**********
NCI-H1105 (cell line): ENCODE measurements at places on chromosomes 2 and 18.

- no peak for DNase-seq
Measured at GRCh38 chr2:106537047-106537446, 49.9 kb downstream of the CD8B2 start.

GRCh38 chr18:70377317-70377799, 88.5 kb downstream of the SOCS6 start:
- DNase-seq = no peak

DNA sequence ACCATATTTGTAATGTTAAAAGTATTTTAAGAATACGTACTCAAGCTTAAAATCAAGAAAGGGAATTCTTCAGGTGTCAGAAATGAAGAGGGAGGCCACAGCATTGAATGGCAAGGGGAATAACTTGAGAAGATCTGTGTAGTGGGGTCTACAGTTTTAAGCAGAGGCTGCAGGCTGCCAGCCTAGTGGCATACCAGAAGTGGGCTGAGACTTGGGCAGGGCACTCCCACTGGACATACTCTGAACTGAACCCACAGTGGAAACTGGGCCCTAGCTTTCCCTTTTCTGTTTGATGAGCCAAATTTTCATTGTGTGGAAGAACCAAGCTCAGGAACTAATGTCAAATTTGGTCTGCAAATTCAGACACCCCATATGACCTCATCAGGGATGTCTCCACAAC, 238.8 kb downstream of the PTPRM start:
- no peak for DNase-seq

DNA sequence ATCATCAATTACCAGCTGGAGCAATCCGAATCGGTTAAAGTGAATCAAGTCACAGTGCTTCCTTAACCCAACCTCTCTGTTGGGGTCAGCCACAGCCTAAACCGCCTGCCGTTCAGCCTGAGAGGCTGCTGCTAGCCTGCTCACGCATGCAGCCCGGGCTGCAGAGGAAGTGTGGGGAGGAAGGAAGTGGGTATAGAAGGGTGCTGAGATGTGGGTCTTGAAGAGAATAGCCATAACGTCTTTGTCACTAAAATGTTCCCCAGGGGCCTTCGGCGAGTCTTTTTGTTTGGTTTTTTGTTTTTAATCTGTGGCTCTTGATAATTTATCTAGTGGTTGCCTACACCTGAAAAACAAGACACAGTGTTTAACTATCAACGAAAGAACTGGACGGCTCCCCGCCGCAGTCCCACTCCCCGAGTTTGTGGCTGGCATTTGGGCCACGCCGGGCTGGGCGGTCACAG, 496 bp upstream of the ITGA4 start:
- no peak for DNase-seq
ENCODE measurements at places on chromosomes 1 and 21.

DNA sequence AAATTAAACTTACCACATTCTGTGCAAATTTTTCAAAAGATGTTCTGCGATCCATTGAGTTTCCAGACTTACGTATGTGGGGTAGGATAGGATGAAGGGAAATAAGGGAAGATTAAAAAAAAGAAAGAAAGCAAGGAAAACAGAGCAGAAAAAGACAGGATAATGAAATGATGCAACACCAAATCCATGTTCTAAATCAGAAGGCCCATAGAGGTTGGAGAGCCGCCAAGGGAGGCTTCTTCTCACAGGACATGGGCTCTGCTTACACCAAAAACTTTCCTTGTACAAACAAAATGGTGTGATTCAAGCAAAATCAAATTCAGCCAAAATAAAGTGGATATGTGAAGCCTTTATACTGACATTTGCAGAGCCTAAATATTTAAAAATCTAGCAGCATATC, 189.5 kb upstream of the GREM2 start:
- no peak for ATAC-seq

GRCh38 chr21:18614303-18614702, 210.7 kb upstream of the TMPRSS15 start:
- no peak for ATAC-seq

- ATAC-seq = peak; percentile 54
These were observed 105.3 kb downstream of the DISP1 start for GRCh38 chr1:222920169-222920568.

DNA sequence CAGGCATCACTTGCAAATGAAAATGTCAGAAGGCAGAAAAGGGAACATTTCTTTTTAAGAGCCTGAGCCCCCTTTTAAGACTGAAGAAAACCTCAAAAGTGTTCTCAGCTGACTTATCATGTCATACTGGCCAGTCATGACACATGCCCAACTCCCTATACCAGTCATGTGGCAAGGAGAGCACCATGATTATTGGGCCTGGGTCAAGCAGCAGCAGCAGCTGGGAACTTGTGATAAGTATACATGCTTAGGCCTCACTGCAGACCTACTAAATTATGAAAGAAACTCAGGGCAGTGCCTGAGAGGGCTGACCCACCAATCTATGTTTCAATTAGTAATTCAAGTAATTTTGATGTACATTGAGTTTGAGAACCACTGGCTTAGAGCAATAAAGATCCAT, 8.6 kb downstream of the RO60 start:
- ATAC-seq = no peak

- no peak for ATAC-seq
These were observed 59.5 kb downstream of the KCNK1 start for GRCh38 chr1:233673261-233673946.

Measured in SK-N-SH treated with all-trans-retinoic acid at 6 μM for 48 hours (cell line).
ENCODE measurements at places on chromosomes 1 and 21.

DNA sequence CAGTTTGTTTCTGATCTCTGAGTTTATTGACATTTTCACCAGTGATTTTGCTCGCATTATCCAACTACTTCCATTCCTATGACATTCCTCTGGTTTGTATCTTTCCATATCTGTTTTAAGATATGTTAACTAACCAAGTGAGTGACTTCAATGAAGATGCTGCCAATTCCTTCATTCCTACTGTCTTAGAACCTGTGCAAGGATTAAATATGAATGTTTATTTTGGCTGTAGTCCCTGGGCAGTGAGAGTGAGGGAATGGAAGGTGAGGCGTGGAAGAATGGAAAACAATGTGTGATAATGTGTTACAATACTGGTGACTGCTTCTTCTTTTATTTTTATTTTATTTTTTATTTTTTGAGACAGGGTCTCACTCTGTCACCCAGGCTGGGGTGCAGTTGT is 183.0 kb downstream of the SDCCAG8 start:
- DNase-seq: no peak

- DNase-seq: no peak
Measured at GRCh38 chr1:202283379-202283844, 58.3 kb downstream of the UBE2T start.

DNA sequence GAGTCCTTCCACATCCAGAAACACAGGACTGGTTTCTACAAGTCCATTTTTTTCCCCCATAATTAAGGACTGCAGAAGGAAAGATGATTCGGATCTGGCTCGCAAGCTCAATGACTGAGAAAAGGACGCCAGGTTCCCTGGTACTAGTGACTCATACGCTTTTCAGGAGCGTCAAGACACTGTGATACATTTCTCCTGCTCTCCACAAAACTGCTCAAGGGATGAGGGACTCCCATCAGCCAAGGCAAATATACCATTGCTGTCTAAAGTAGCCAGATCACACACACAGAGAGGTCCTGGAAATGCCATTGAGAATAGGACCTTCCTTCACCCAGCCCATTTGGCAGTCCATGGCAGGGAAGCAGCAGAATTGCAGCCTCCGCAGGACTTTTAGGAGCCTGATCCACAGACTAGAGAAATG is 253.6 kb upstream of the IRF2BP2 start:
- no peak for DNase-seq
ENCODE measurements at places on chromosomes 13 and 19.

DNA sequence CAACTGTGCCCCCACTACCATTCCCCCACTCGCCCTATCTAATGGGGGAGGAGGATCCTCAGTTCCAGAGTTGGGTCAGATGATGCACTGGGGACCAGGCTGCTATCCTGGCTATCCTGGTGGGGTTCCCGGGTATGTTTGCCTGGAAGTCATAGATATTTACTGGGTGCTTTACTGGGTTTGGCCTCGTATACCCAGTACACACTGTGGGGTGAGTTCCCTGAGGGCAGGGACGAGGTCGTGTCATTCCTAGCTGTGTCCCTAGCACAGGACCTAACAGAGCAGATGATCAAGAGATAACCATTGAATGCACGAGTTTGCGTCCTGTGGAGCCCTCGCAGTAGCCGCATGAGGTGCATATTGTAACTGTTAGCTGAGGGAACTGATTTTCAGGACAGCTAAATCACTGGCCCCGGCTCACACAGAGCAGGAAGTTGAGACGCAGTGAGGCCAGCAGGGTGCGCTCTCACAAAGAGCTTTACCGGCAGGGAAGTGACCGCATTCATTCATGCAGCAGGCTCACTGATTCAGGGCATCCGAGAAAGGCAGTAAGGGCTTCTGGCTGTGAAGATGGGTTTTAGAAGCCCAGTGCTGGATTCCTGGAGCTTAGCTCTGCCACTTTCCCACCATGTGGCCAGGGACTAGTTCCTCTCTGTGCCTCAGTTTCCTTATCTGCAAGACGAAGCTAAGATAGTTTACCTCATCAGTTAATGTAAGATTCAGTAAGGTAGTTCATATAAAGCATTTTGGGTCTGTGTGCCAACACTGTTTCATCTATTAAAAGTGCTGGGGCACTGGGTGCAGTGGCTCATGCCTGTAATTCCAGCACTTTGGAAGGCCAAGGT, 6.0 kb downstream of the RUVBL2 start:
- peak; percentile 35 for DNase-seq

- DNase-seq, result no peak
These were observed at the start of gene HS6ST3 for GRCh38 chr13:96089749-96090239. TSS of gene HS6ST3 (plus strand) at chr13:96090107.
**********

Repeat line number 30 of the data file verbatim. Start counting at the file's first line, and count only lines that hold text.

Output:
DNA sequence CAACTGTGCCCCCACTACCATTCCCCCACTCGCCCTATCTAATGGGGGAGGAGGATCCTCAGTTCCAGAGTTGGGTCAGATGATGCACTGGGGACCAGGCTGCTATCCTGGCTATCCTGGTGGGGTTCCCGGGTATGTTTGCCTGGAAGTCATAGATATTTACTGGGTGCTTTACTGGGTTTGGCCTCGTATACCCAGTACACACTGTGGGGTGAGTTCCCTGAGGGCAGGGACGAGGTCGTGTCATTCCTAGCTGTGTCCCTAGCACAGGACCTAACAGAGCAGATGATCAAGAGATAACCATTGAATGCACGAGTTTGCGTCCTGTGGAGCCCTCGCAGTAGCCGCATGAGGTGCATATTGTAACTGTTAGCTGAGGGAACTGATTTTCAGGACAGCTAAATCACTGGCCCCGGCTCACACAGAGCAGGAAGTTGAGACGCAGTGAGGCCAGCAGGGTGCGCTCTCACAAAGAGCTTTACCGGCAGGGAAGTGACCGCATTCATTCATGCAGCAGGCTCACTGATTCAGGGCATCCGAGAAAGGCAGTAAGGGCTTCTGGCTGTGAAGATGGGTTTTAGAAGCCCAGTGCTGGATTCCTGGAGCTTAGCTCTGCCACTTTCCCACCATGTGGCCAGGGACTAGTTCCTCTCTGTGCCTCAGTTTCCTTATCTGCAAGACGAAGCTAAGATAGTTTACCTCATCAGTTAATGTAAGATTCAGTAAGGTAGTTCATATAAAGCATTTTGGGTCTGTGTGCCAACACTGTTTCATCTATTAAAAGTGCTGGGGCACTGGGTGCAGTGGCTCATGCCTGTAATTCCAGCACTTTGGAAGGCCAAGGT, 6.0 kb downstream of the RUVBL2 start: